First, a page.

Question Hi Donna , been a crazy few days here 10 kid's born 9 bucks 1 doe , all healthy . Been doing some research on Grain and goats , and found you can actually feed good second cut hay and less grain , at least that is what the site says . What is your take on this ? can this be done ? and how much is less grain . The site stated goats have a harder time digesting grain , as compared to forages , is why i'm asking . If it's better for them i'd much rather feed second cut hay .
Answer Sounds like you have been busy - I just had the first kid born here yesterday. A good grass hay generally has only 9 to 10% protein - this is a good maintenance hay for most all goats. And grass hay generally has a higher scratch factor than many other hays - a good scratch factor helps the rumen stay healthy by making new surface area in the rumen for the good bacteria to live. Grain is what adds the extra protein needed for production of goats - meat, kids, milk, etc. Certain grain is hard for goats to digest, such as corn and other noncracked/crushed grains. I use a pelleted livestock grain that has 14% protein and is easy to digest (I start kid goats on this at 2 months of age and they do great on it). The key to nutrition is what the production of your goats is and what protein that production needs to keep your goat healthy - examples are a pregnant doe should have 12 to 14% protein, a doe in milk should have 14-16% protein, a growing kid goat needs 14 to 16% protein, maintenance for a doe who is not pregnant and not milking would be 9 to 12%.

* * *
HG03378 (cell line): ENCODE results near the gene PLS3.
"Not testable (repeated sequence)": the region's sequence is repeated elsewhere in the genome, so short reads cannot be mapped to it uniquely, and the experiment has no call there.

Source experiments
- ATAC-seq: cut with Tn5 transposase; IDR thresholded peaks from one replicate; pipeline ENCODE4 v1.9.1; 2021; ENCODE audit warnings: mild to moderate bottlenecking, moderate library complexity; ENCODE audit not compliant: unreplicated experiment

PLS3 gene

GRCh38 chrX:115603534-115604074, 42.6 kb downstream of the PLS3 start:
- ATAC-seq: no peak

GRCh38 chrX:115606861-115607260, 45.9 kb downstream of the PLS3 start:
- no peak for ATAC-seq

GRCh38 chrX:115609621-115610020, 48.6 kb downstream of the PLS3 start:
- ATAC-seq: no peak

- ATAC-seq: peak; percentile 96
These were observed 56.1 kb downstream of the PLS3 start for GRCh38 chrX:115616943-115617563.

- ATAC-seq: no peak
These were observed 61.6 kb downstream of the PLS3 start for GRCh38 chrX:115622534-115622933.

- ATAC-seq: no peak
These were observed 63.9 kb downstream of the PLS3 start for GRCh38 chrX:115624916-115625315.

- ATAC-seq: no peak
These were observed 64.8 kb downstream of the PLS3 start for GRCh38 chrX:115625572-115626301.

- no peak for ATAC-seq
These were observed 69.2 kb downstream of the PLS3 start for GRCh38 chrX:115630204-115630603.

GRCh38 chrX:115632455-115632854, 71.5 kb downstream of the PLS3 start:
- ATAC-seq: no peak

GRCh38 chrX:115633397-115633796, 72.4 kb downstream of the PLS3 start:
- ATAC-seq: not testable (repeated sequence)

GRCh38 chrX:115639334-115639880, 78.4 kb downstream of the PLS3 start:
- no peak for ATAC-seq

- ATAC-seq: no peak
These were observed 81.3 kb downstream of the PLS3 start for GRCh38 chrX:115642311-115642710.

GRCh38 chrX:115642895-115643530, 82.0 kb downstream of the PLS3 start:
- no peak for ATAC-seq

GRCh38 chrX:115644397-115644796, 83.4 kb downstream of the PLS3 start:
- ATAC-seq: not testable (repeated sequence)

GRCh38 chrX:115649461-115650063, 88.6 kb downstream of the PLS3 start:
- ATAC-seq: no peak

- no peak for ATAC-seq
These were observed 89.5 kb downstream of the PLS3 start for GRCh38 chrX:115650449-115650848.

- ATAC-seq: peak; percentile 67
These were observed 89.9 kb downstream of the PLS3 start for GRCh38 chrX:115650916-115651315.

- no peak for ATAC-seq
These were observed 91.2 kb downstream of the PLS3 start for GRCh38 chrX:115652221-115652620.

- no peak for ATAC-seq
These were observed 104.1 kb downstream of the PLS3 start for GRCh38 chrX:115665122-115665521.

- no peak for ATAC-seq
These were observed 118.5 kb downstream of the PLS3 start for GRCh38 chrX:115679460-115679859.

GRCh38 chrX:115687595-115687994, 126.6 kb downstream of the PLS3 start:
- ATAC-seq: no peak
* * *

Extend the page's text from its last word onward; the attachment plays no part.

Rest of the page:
All goat health care, nutrition, judging questions about all goats - packgoats, dairy goats, pygmy goats, meat goats, fleece goats.
27 years health care/nutrition of all types of goats, 17 years experience in packgoats, 20 years experience in 4H goat projects as leader, superintendent and judge. 20 years experience in putting on goat care/nutrition seminars.
Organizations NAPgA, The Evergreen Packgoat Club, 4H, ADGA.
Publications Hobby Farm, many newspapers, 4H newsletters, Packgoat Manuals (youth and general), judging information pamphlets, seminar handouts about health care and nutrition.
Education/Credentials 4 years of college, ongoing education in goats.
Awards and Honors Small Farm Award of Thurston County